I haven't owned a scroll saw in probably 20 yrs, but now I've got a couple of projects in mind that will require that resource. I'd like to keep the price under $200. What would you recommend?
I've looked at the DeWalt 788 but just don't think I can justify the price for my expected usage. I would love to find a decent used saw, but I've been burned on used tools several times already.I have a DeWalt and they are good machines. Under $200 I doubt you’ll get a very good machine unless its used.
Based on my experience be very careful buying a used one. Bearings and bushing have a limited life in a reciprocating mechanism.
I thought I got a good deal on mine. Plugged it in and sounded fine. when I put some wood through it, it was knocking badly. It needs to be rebuilt it I use it anyway. Eventually I’ll sent it off for a rebuild.
I don't plan on cutting metal, except for maybe some very thin non-ferrous. As for probable uses, my wife wants some new unique Christmas ornaments, I'll try my hand at marquetry, my daughter wants to make some puzzles -- I'm sure there will be others....tell us what you would be doing with a scroll saw and will you be cutting any metal ?
For that much use a DW788 makes sense over the generic Wen I posted about above.It is totally outside your budget, but we have a DeWalt DW788 as well. It is my spouse's primary woodworking tool. She uses it almost daily. It has lasted several years without a problem.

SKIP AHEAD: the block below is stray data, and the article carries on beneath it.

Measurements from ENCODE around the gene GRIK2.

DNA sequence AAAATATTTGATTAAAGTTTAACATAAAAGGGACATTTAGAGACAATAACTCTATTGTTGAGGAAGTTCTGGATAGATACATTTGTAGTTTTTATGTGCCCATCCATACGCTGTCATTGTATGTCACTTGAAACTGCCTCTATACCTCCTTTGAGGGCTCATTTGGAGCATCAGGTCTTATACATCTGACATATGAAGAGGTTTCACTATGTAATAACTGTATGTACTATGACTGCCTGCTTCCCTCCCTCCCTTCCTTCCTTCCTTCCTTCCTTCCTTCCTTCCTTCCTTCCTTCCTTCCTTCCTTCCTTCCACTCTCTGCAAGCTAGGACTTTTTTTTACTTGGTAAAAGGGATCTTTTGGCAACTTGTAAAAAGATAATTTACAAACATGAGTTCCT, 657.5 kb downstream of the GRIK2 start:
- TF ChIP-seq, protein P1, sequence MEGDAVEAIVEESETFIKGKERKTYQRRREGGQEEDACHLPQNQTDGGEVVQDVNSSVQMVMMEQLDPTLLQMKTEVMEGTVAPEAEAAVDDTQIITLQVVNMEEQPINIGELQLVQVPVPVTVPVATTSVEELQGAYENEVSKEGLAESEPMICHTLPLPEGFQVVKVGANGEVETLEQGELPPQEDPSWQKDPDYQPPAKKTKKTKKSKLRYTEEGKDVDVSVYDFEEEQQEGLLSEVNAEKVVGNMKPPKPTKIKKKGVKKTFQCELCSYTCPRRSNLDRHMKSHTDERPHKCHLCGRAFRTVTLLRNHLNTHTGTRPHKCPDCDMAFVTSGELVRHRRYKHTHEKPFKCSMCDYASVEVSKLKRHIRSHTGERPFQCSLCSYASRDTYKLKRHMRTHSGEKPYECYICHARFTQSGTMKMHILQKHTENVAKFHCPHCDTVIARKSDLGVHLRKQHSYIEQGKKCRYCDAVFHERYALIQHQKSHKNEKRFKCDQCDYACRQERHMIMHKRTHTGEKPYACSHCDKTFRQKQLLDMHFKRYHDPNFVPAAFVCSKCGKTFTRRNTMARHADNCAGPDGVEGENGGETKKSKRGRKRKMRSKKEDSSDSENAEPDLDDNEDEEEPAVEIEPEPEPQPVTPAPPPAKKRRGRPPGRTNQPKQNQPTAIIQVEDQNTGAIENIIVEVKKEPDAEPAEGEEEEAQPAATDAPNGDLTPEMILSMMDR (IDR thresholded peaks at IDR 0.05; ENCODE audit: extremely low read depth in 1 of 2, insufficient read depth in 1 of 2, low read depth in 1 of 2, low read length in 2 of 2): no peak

Your wife wants you to make the ornaments or she will? Either way, 2 or 3 users, if you are making that much stuff I think you'll be happier with a better saw than the low end of the market saws. The DeWalt has about 4" more capacity between the blade and rear of the arm. I expect it's noise and vibration are smoother too, and far more durable. Think of the DeWalt as a Christmas gift the 3 of you are giving each other.As for probable uses, my wife wants some new unique Christmas ornaments, I'll try my hand at marquetry, my daughter wants to make some puzzles -- I'm sure there will be others.
[...] [my spouse] uses it almost daily. [...]
Just to clarify, my spouse averages a couple hours a day. Some days are several hours, others are none at all. The scroll saw isn't running all that time. There is all the design/pattern work, the glue-ups, the sanding/dremeling/finishing, etc. But every day, there is usually a few minutes of cutting time on the scroll saw.For that much use a DW788 makes sense over the generic Wen I posted about above.